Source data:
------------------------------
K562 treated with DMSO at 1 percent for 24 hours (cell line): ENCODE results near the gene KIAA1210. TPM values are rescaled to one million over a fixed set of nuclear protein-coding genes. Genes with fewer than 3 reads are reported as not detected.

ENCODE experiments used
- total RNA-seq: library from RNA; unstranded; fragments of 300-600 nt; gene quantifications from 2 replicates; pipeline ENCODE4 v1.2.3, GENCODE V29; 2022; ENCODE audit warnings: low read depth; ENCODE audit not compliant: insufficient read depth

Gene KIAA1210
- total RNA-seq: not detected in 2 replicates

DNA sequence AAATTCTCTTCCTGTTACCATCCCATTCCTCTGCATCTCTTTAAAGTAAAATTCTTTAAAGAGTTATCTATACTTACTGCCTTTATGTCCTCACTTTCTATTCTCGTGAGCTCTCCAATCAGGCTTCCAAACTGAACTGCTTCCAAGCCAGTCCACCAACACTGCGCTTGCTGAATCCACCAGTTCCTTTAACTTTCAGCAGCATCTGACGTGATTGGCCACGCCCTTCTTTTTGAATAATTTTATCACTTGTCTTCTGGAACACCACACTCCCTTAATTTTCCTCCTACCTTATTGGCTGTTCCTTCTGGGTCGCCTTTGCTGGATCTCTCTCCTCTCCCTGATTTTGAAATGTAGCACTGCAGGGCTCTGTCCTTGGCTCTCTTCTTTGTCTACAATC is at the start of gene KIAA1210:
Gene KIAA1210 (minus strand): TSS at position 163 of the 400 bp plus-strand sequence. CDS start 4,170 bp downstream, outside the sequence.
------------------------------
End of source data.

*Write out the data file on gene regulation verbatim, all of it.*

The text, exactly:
K562 treated with DMSO at 1 percent for 24 hours (cell line): ENCODE results near the gene KIAA1210. TPM values are rescaled to one million over a fixed set of nuclear protein-coding genes. Genes with fewer than 3 reads are reported as not detected.

ENCODE experiments used
- total RNA-seq: library from RNA; unstranded; fragments of 300-600 nt; gene quantifications from 2 replicates; pipeline ENCODE4 v1.2.3, GENCODE V29; 2022; ENCODE audit warnings: low read depth; ENCODE audit not compliant: insufficient read depth

Gene KIAA1210
- total RNA-seq: not detected in 2 replicates

DNA sequence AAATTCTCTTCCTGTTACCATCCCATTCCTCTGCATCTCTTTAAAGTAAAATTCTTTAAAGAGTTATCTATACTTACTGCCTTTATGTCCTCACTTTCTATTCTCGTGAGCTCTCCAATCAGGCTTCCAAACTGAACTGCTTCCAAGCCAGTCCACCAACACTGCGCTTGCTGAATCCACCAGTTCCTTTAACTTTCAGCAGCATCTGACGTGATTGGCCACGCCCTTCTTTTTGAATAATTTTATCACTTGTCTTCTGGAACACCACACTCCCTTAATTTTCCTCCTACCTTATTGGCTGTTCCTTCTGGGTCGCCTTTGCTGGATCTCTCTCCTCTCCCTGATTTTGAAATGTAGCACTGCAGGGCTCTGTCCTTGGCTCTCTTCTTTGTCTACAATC is at the start of gene KIAA1210:
Gene KIAA1210 (minus strand): TSS at position 163 of the 400 bp plus-strand sequence. CDS start 4,170 bp downstream, outside the sequence.